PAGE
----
Cats And Colors
"Cats and Colors" on this moment of science.
You can look at that quilt your cat is curled up on and see a patchwork of greens, blues, and yellows. Your cat, however, cannot see color variation in the quilt.
Both humans and cats depend on the back layer of the eye, which is called the retina, to sense light and to distinguish between colors. The retina is made up, in part, of nerve cells that convert color and light into messages they send to the brain.
There are two types of cells: rods and cones.
Rods are very sensitive to light, though they are not used in color vision. Cones on the other hand are not very sensitive to light but can be used in color vision.
Because cats have more rods than humans, they use these light-sensitive cells to see in even very dim light. Likewise, because cats have fewer cones than humans, they cannot distinguish between colors the way humans can.
But cat eyes do have some cones, and with work cats can learn how to distinguish between colors.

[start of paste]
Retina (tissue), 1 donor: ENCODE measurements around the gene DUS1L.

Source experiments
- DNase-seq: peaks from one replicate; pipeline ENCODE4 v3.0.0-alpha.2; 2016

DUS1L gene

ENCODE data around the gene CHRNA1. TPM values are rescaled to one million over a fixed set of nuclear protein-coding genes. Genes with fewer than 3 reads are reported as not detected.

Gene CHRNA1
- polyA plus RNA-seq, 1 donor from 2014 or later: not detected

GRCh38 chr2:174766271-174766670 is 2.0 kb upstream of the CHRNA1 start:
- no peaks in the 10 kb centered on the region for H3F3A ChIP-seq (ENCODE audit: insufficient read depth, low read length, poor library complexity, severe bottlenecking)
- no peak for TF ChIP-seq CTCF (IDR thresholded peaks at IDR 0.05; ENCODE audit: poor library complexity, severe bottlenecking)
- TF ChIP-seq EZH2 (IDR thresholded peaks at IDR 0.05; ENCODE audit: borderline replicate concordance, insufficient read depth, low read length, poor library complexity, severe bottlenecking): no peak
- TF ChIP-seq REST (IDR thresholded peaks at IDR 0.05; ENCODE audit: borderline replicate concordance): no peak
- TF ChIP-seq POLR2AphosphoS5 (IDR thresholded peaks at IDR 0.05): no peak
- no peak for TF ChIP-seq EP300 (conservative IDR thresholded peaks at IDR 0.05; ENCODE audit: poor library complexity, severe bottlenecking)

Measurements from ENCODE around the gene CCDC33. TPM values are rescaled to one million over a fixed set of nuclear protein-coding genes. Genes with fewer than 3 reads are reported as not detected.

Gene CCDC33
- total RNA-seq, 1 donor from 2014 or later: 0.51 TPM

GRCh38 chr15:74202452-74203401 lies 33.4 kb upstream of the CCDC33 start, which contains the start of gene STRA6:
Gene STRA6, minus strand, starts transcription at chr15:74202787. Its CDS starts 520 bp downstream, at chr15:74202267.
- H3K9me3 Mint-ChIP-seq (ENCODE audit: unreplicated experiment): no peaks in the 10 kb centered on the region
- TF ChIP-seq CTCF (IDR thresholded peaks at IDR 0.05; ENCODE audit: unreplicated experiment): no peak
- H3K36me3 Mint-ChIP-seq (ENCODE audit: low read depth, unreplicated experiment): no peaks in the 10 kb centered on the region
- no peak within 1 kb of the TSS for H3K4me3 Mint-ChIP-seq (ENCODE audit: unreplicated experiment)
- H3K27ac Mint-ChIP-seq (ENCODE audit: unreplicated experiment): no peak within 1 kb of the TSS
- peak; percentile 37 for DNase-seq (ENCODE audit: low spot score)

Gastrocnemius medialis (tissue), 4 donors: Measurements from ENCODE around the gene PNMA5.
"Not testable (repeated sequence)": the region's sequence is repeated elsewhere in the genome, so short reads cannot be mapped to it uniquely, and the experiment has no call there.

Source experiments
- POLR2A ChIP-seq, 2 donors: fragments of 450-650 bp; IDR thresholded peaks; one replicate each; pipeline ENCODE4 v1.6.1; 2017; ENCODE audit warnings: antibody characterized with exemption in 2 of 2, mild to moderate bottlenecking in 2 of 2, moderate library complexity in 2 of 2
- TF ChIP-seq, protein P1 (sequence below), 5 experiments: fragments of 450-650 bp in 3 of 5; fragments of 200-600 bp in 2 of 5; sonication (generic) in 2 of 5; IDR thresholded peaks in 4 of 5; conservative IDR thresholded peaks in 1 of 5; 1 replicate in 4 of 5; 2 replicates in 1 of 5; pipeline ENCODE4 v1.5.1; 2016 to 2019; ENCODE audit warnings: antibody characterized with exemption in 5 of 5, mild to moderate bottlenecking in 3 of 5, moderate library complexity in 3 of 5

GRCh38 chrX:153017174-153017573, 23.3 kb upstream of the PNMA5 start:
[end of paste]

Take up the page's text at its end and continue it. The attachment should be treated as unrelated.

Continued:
In experiments, scientists have taught cats to discriminate between two symbols when the only difference between them is their color.
Cats have learned how to make this discrimination, but only when the objects used were very large and the difference between the colors very pronounced. It’s not likely you’ll be able to teach your own cat how to tell the difference between two colors unless you are very patient.
Even under controlled laboratory conditions, cats do not learn how to differentiate between two colors until after making over 1,400 attempts.
These experiments showed researchers that though cats technically have the ability to tell the difference between two colors, they don’t use that ability in their daily lives.